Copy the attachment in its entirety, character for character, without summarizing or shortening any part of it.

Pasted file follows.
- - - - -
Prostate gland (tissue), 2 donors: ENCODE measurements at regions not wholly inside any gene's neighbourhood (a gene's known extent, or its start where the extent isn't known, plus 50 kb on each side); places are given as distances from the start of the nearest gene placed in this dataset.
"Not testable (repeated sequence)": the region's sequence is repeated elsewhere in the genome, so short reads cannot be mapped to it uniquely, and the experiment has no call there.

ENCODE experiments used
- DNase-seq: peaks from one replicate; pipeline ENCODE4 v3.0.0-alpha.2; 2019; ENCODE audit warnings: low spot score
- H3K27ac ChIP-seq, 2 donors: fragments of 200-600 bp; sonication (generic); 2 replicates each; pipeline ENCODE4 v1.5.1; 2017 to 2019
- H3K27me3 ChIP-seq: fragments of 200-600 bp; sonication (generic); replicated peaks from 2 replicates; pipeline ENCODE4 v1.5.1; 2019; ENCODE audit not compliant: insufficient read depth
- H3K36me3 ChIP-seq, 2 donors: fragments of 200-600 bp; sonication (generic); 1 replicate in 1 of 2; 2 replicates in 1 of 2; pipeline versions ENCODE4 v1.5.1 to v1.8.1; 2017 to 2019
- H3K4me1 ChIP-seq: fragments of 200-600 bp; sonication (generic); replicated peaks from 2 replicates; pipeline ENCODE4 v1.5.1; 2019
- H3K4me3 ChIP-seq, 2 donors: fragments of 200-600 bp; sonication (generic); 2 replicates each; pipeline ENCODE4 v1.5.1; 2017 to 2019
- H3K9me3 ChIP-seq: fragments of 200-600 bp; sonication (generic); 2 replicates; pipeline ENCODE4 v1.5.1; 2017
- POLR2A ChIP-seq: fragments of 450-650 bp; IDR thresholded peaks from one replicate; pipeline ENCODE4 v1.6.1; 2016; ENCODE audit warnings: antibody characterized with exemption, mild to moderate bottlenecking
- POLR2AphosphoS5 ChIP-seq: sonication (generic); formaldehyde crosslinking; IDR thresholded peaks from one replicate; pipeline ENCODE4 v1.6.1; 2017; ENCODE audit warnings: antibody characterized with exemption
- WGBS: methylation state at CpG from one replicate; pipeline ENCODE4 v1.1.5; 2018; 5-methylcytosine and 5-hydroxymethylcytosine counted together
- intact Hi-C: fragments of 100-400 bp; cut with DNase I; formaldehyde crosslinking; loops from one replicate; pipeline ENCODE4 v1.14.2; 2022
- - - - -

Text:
Prostate gland (tissue), 2 donors: ENCODE measurements at regions not wholly inside any gene's neighbourhood (a gene's known extent, or its start where the extent isn't known, plus 50 kb on each side); places are given as distances from the start of the nearest gene placed in this dataset.
"Not testable (repeated sequence)": the region's sequence is repeated elsewhere in the genome, so short reads cannot be mapped to it uniquely, and the experiment has no call there.

ENCODE experiments used
- DNase-seq: peaks from one replicate; pipeline ENCODE4 v3.0.0-alpha.2; 2019; ENCODE audit warnings: low spot score
- H3K27ac ChIP-seq, 2 donors: fragments of 200-600 bp; sonication (generic); 2 replicates each; pipeline ENCODE4 v1.5.1; 2017 to 2019
- H3K27me3 ChIP-seq: fragments of 200-600 bp; sonication (generic); replicated peaks from 2 replicates; pipeline ENCODE4 v1.5.1; 2019; ENCODE audit not compliant: insufficient read depth
- H3K36me3 ChIP-seq, 2 donors: fragments of 200-600 bp; sonication (generic); 1 replicate in 1 of 2; 2 replicates in 1 of 2; pipeline versions ENCODE4 v1.5.1 to v1.8.1; 2017 to 2019
- H3K4me1 ChIP-seq: fragments of 200-600 bp; sonication (generic); replicated peaks from 2 replicates; pipeline ENCODE4 v1.5.1; 2019
- H3K4me3 ChIP-seq, 2 donors: fragments of 200-600 bp; sonication (generic); 2 replicates each; pipeline ENCODE4 v1.5.1; 2017 to 2019
- H3K9me3 ChIP-seq: fragments of 200-600 bp; sonication (generic); 2 replicates; pipeline ENCODE4 v1.5.1; 2017
- POLR2A ChIP-seq: fragments of 450-650 bp; IDR thresholded peaks from one replicate; pipeline ENCODE4 v1.6.1; 2016; ENCODE audit warnings: antibody characterized with exemption, mild to moderate bottlenecking
- POLR2AphosphoS5 ChIP-seq: sonication (generic); formaldehyde crosslinking; IDR thresholded peaks from one replicate; pipeline ENCODE4 v1.6.1; 2017; ENCODE audit warnings: antibody characterized with exemption
- WGBS: methylation state at CpG from one replicate; pipeline ENCODE4 v1.1.5; 2018; 5-methylcytosine and 5-hydroxymethylcytosine counted together
- intact Hi-C: fragments of 100-400 bp; cut with DNase I; formaldehyde crosslinking; loops from one replicate; pipeline ENCODE4 v1.14.2; 2022